Most of jet debris has been found

While armed men in fatigues continued to search the dense forest east of Louisville last Tuesday evening for debris from two wrecked fighter jets, one of their leaders debriefed Jefferson County commissioners on the incident that brought hundreds of military personnel. 
Jefferson County’s Emergency Management Director Jim Anderson introduced commissioners during their regularly scheduled meeting to Col. Scott Bridgers, the incident commander since the morning after the two F-16s collided. 
“Today I believe we had 182 total personnel out searching including some Army Military Police who have been here the last few days who have a new appreciation for our mosquitoes and snakes,” Anderson told the commissioners. 
Bridgers thanked the commissioners and the community for the support they have provided, including use of the county recreation department gym which has housed over 100 Army military police.
“That air conditioned building was a savior because we had several people falling out from the heat,” Bridgers said. 
Bridgers is the maintenance group commander of the 169 Fighter Wing out of McEntire National Guard base just outside of Columbia.
“A lot of people get us confused with Shaw Air Force Base just down the road in Sumter,” Bridgers said. “They have three squadrons of F-16s and we have one squadron of F-16s. If you ever see an F-16 in your airspace right above you in Bulldog MOA its from one of those four squadrons. Although a lot of other people use this airspace, it’s one of the busiest airspaces around, we appreciate your guys tolerating the noise we make up there.”
He debriefed the commission on the accident and the safety board investigation that has followed. 
“Luckily the pilots didn’t have hardly a scratch on them, they were fine and that’s kind of amazing in this environment at night,” Bridgers said. “Fortunately the jets landed in unpopulated areas and there was no damage to any folks’ homes or businesses or anybody on the ground.”
One plane clipped some trees, went down and burned just down Highway 17, a couple of miles from the Louisville airport. The second plane crash landed about a mile northeast of there off Eden Church Road.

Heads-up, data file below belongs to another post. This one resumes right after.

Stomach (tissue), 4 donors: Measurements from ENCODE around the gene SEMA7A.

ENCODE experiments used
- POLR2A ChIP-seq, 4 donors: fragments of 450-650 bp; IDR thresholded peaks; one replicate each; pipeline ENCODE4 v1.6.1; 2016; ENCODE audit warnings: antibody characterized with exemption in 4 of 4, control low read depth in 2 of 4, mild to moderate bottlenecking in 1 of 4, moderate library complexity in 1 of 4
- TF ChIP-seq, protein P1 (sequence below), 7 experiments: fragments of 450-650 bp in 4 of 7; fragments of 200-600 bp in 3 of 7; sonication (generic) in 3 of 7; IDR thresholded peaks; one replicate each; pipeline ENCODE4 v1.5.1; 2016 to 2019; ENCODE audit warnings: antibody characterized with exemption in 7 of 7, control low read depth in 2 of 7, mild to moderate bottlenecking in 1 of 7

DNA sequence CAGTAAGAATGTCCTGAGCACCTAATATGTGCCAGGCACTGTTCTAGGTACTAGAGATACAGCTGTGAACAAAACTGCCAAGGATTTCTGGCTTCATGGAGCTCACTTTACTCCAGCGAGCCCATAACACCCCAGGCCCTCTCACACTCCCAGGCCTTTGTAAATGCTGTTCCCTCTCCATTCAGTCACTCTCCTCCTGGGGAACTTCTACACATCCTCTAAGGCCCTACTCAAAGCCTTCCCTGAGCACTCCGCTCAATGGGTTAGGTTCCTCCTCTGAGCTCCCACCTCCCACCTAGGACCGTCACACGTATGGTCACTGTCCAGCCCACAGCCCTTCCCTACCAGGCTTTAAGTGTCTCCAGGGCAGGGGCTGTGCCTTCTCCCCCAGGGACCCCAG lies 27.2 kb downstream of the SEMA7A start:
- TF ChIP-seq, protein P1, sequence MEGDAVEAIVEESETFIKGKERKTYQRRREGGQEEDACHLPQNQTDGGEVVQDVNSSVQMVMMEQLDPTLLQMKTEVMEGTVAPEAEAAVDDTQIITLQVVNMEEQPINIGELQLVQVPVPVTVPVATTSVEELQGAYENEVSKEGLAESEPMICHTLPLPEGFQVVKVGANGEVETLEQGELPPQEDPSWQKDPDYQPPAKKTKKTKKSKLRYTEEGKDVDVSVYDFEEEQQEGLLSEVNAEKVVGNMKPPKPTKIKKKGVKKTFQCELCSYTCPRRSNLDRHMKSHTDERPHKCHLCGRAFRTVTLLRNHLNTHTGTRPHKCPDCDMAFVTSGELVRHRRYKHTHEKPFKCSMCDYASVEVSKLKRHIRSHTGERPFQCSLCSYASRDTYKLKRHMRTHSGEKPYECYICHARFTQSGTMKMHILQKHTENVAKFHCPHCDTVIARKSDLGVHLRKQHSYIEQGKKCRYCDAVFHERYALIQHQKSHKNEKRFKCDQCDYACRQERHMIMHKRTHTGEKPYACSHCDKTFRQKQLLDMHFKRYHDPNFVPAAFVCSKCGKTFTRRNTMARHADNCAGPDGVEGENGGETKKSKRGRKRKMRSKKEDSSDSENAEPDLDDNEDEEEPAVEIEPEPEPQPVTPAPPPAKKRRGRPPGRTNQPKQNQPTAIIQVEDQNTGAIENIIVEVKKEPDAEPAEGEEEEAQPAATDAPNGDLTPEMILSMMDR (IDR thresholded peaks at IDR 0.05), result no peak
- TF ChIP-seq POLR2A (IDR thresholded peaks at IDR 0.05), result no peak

“It dug kind of a hole in the ground,” Bridgers said. “Some fuel leaked out and we were able to get a pumper truck in there to pump that fuel out and try to mitigate any type of hazards. We will continue after we remove that aircraft to mitigate any type of hazards there. We have a bio-environmental team here and other folks who will look into it.”
Bridgers said that each F-16 was worth about $30 million. 
“And we lost two in this mishap,” he said. “And the things we had hanging on them…When they hit the right wings tore apart and some of those missiles, they’re inert, they aren’t live missiles so don’t worry about that, those missiles fell off. We’ve recovered about 90 percent of everything that’s there. Those missiles cost quite a bit and there were sniper pods on there and they cost about $1million each and other things, so that we’re probably talking about $70 or $80 million dollars that was lost the other night.” 
Bridgers went on to explain that these F-16s were built in 1992 and 1993 and are some of the youngest in the Air Force with the fewest hours. 
“Our aircraft have about 5,400 hours on them and they’ll only go to 8,000 hours,” he said. “They’ve got maybe another 10 years but then we’ll get upgraded and they’ll probably go to 2035.” 
He also said that the pilots involved in the collision were experienced aviators who were current in their airtime and training.
As of Tuesday, a week after that meeting with the commission, Anderson said that most of wreckage and debris has been accounted for.
“The only thing we are currently looking or is an ejection seat,” Anderson said. “Debris recovery operations are ongoing clearing the crash sites. It is anticipated that all operations will be completed in another 10 days.”